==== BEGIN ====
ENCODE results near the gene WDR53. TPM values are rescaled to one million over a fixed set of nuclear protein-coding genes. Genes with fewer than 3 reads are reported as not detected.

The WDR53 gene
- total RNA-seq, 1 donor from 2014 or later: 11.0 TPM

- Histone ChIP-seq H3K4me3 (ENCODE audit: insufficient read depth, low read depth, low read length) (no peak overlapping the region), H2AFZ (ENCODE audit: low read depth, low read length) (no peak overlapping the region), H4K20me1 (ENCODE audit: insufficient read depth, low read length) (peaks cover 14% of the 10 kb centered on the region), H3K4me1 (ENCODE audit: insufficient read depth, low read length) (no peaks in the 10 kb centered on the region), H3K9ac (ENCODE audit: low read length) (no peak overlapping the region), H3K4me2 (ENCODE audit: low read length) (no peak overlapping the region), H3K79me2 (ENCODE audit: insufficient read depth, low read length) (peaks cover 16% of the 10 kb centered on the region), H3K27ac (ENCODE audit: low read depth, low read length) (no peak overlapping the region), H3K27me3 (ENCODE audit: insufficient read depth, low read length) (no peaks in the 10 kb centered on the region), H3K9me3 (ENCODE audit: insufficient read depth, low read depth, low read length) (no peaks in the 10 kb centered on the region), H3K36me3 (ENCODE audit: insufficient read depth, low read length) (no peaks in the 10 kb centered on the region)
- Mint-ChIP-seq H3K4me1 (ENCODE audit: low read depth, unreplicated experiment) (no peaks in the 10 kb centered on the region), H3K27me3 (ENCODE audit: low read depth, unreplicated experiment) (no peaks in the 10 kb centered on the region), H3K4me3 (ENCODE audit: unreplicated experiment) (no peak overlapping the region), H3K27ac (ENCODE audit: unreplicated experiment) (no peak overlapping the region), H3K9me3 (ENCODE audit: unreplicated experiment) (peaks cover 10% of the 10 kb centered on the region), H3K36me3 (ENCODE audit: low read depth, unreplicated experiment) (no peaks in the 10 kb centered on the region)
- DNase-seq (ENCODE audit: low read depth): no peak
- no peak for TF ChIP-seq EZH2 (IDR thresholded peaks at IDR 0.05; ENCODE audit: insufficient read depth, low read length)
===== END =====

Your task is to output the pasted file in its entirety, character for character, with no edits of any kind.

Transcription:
ENCODE results near the gene WDR53. TPM values are rescaled to one million over a fixed set of nuclear protein-coding genes. Genes with fewer than 3 reads are reported as not detected.

The WDR53 gene
- total RNA-seq, 1 donor from 2014 or later: 11.0 TPM

- Histone ChIP-seq H3K4me3 (ENCODE audit: insufficient read depth, low read depth, low read length) (no peak overlapping the region), H2AFZ (ENCODE audit: low read depth, low read length) (no peak overlapping the region), H4K20me1 (ENCODE audit: insufficient read depth, low read length) (peaks cover 14% of the 10 kb centered on the region), H3K4me1 (ENCODE audit: insufficient read depth, low read length) (no peaks in the 10 kb centered on the region), H3K9ac (ENCODE audit: low read length) (no peak overlapping the region), H3K4me2 (ENCODE audit: low read length) (no peak overlapping the region), H3K79me2 (ENCODE audit: insufficient read depth, low read length) (peaks cover 16% of the 10 kb centered on the region), H3K27ac (ENCODE audit: low read depth, low read length) (no peak overlapping the region), H3K27me3 (ENCODE audit: insufficient read depth, low read length) (no peaks in the 10 kb centered on the region), H3K9me3 (ENCODE audit: insufficient read depth, low read depth, low read length) (no peaks in the 10 kb centered on the region), H3K36me3 (ENCODE audit: insufficient read depth, low read length) (no peaks in the 10 kb centered on the region)
- Mint-ChIP-seq H3K4me1 (ENCODE audit: low read depth, unreplicated experiment) (no peaks in the 10 kb centered on the region), H3K27me3 (ENCODE audit: low read depth, unreplicated experiment) (no peaks in the 10 kb centered on the region), H3K4me3 (ENCODE audit: unreplicated experiment) (no peak overlapping the region), H3K27ac (ENCODE audit: unreplicated experiment) (no peak overlapping the region), H3K9me3 (ENCODE audit: unreplicated experiment) (peaks cover 10% of the 10 kb centered on the region), H3K36me3 (ENCODE audit: low read depth, unreplicated experiment) (no peaks in the 10 kb centered on the region)
- DNase-seq (ENCODE audit: low read depth): no peak
- no peak for TF ChIP-seq EZH2 (IDR thresholded peaks at IDR 0.05; ENCODE audit: insufficient read depth, low read length)